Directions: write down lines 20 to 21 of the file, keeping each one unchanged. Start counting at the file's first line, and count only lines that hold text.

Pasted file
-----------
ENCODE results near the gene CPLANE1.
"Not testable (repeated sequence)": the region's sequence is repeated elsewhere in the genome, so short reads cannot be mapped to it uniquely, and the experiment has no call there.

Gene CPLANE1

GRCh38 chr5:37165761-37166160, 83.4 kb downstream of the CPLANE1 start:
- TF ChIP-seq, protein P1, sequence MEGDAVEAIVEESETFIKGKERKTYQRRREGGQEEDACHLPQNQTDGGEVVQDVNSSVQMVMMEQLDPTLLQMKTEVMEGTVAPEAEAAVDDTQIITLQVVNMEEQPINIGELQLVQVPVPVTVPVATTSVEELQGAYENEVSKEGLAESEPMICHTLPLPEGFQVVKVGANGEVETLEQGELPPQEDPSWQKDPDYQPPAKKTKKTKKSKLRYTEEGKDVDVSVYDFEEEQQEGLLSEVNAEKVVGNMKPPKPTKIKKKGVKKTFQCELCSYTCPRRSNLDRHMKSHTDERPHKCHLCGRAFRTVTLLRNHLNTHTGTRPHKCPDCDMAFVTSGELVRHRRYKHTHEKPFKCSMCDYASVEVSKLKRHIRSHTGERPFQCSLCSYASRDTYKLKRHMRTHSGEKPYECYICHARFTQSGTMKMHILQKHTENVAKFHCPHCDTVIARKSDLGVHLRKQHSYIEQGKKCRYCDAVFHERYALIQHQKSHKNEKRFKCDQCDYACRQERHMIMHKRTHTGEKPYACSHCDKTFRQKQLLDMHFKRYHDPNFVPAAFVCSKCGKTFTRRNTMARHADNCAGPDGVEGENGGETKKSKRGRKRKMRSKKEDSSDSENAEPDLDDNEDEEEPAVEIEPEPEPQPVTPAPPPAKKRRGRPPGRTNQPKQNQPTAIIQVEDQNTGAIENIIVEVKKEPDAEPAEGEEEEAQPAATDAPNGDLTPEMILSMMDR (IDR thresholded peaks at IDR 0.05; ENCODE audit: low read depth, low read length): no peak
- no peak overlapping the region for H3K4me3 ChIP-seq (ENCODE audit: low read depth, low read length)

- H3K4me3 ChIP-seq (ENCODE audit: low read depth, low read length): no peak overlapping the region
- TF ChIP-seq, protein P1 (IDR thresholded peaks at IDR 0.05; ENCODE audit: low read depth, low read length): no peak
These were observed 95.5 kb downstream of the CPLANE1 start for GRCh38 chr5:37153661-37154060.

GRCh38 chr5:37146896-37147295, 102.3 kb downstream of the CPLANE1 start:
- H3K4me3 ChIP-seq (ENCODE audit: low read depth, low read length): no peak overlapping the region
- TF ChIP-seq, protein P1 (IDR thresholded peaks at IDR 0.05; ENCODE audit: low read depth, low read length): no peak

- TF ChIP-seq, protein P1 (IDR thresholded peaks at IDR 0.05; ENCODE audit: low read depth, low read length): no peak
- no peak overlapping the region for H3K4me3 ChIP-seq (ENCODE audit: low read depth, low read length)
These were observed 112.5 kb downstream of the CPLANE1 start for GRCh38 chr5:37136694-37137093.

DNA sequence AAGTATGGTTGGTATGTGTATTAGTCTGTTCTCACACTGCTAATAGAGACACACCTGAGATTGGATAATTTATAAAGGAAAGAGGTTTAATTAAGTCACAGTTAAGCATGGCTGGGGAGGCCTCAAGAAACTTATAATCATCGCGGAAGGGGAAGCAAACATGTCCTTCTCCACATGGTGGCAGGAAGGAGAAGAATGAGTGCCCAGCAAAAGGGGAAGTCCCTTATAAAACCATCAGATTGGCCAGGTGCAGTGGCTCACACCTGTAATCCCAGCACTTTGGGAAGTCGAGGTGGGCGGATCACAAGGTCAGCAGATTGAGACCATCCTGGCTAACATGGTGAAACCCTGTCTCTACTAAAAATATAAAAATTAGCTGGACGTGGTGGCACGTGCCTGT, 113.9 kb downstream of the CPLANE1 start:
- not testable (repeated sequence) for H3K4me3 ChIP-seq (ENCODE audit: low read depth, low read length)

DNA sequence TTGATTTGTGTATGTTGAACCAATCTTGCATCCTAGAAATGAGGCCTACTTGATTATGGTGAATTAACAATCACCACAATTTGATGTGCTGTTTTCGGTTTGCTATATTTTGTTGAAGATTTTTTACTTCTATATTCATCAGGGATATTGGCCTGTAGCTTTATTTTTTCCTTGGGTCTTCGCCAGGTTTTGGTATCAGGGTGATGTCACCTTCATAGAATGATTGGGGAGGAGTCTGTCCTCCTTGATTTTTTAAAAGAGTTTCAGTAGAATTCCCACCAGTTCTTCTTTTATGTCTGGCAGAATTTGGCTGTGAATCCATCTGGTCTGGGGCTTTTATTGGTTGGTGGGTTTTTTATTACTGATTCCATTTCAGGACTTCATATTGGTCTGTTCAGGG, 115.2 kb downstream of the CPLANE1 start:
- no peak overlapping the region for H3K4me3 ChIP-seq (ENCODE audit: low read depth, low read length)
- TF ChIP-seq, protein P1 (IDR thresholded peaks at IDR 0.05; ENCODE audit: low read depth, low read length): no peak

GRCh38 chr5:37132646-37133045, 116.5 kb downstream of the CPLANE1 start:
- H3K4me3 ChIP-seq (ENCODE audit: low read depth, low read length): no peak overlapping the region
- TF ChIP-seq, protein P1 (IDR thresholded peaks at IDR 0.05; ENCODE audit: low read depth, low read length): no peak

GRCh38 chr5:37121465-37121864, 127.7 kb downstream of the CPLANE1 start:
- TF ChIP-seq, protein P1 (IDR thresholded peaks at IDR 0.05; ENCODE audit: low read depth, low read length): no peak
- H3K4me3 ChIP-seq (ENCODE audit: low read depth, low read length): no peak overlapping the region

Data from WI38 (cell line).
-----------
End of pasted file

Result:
- TF ChIP-seq, protein P1 (IDR thresholded peaks at IDR 0.05; ENCODE audit: low read depth, low read length): no peak

GRCh38 chr5:37132646-37133045, 116.5 kb downstream of the CPLANE1 start: